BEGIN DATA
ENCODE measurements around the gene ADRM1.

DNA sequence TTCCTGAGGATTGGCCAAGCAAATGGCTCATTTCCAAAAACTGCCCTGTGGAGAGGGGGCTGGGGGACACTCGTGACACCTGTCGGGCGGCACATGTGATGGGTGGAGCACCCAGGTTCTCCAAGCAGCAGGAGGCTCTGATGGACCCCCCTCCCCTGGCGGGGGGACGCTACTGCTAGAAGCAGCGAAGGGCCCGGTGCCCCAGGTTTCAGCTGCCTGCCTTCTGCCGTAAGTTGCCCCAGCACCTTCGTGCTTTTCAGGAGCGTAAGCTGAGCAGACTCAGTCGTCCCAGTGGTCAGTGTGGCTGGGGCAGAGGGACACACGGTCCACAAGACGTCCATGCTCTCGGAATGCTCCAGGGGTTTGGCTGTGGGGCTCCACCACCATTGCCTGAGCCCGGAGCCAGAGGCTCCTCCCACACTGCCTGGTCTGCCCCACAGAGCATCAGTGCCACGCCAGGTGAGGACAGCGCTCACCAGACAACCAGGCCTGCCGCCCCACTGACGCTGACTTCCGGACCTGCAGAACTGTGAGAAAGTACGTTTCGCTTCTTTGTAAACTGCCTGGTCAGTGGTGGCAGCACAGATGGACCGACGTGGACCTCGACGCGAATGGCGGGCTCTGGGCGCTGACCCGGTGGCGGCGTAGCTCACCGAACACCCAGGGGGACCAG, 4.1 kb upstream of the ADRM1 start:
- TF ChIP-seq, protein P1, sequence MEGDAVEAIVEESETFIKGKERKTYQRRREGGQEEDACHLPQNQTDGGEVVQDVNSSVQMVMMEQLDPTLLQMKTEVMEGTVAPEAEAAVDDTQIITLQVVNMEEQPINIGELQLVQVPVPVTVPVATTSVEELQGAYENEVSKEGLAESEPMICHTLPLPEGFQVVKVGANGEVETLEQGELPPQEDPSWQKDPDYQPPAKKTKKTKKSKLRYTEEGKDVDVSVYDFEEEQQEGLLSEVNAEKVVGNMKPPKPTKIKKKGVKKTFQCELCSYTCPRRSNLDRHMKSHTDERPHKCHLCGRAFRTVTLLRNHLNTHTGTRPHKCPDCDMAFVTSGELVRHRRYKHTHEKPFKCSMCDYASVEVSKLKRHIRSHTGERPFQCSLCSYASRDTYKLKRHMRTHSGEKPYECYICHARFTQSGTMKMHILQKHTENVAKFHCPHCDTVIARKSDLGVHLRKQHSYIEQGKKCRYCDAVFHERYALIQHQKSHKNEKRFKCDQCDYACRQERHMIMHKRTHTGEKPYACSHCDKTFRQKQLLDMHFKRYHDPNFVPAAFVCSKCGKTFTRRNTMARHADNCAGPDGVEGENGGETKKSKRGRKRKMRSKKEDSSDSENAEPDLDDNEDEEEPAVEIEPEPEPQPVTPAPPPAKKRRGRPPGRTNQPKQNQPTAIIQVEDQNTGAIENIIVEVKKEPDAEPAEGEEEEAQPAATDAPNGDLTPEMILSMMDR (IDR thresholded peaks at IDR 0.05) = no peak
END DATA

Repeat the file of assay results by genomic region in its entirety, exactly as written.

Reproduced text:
ENCODE measurements around the gene ADRM1.

DNA sequence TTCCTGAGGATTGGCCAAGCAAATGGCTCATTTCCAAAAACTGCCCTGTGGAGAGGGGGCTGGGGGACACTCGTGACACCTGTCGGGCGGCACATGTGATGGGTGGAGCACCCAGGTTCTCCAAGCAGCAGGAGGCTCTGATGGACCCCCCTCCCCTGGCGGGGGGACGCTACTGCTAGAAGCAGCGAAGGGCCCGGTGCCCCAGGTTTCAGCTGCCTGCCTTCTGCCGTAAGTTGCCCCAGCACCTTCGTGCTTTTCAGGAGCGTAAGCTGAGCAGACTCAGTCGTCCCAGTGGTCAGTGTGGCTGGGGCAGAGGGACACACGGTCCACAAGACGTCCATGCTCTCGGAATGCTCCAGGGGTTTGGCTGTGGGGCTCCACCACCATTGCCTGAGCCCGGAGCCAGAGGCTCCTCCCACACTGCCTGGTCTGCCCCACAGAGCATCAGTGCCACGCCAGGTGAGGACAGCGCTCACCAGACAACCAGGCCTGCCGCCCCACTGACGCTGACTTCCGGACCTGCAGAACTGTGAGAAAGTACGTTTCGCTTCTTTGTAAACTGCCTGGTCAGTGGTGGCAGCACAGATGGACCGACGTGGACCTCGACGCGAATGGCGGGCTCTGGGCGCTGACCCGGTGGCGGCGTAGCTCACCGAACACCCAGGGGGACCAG, 4.1 kb upstream of the ADRM1 start:
- TF ChIP-seq, protein P1, sequence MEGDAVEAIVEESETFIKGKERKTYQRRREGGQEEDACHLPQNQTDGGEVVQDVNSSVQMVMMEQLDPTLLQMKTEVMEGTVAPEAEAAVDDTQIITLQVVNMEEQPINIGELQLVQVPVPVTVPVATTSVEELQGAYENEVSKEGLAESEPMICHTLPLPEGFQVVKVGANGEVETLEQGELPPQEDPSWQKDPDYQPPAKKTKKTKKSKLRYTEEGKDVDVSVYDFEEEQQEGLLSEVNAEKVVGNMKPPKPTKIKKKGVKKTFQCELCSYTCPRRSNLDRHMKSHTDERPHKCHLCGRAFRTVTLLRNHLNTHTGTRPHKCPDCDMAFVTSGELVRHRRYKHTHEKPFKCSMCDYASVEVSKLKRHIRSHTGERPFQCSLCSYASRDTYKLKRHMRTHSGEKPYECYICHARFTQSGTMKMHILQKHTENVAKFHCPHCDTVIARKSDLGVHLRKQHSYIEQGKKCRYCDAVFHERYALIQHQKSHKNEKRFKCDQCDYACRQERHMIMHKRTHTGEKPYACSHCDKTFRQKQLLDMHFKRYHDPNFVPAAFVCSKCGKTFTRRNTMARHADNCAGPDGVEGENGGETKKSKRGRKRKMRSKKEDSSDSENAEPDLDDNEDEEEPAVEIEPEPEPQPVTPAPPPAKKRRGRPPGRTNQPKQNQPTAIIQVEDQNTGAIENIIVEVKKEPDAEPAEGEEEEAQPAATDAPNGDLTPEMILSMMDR (IDR thresholded peaks at IDR 0.05) = no peak